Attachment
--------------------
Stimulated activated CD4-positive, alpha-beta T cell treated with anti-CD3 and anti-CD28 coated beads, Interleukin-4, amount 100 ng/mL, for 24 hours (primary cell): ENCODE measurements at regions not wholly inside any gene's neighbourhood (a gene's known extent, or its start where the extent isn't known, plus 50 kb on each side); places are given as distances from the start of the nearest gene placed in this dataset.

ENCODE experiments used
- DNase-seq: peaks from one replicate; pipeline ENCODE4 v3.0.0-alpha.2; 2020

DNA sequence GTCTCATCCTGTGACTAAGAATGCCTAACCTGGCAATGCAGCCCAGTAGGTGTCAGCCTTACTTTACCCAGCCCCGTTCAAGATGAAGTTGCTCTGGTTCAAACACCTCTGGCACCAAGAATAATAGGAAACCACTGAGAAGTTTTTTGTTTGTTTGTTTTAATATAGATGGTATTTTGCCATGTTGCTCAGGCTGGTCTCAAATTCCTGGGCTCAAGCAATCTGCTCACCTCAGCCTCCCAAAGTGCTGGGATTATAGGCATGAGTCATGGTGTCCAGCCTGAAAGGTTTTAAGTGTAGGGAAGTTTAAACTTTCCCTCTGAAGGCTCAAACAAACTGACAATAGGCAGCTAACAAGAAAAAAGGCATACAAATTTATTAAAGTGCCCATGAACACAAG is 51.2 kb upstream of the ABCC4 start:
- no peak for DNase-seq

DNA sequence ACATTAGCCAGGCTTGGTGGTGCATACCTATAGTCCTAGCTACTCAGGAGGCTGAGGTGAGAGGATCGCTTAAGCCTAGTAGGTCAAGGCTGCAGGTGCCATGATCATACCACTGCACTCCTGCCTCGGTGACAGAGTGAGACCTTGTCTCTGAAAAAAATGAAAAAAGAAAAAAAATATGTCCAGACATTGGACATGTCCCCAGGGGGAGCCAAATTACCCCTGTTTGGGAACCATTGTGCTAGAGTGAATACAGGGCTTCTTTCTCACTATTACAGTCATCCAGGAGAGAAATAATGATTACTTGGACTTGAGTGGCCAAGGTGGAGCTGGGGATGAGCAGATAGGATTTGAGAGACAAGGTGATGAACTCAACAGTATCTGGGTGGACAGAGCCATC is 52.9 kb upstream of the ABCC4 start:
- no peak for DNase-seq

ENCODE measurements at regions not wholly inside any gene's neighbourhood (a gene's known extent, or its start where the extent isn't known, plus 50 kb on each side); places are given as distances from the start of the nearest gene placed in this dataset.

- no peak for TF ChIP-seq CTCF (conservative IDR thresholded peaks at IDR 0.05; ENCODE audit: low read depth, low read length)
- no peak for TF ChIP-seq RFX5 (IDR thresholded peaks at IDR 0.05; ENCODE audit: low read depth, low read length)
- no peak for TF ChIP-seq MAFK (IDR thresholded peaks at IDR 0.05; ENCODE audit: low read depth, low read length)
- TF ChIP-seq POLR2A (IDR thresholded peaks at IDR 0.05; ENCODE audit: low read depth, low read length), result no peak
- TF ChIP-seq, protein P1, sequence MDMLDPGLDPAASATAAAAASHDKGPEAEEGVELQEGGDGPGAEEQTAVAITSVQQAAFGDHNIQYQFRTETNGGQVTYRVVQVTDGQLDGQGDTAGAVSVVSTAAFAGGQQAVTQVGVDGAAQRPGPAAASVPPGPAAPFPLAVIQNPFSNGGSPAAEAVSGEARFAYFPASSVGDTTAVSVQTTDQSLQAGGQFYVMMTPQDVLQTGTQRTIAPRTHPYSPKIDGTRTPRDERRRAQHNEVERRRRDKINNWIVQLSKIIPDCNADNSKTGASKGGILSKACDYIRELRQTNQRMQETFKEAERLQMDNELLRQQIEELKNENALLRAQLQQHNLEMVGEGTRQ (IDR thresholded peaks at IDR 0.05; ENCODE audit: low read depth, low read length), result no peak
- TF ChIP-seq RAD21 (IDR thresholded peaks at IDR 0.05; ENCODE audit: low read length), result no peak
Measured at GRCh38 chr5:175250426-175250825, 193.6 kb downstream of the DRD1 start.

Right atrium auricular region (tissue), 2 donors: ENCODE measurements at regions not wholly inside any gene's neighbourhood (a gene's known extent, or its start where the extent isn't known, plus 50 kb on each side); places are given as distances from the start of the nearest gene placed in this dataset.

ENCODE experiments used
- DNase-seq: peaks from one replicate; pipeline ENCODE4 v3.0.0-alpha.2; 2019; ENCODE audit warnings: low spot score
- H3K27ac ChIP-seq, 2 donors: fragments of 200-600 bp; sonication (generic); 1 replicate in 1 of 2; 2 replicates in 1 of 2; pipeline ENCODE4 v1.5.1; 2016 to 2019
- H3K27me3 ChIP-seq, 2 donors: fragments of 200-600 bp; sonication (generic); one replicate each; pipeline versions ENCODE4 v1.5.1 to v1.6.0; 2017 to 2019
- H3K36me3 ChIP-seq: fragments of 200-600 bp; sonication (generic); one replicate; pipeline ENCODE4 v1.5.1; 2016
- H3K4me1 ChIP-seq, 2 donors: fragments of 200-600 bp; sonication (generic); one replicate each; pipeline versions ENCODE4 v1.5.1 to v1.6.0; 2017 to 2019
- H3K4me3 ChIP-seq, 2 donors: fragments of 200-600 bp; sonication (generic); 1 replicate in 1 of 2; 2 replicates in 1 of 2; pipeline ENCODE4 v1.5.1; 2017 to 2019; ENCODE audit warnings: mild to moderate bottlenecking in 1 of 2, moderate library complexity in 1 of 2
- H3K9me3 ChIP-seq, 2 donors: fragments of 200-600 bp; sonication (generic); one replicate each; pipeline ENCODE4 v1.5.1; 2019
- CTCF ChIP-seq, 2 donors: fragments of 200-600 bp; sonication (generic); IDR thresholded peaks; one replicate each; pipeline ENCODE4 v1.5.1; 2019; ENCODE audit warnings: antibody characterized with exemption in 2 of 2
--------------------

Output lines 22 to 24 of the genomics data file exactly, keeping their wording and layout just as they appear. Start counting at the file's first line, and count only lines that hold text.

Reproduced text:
- H3K4me1 ChIP-seq, 2 donors: fragments of 200-600 bp; sonication (generic); one replicate each; pipeline versions ENCODE4 v1.5.1 to v1.6.0; 2017 to 2019
- H3K4me3 ChIP-seq, 2 donors: fragments of 200-600 bp; sonication (generic); 1 replicate in 1 of 2; 2 replicates in 1 of 2; pipeline ENCODE4 v1.5.1; 2017 to 2019; ENCODE audit warnings: mild to moderate bottlenecking in 1 of 2, moderate library complexity in 1 of 2
- H3K9me3 ChIP-seq, 2 donors: fragments of 200-600 bp; sonication (generic); one replicate each; pipeline ENCODE4 v1.5.1; 2019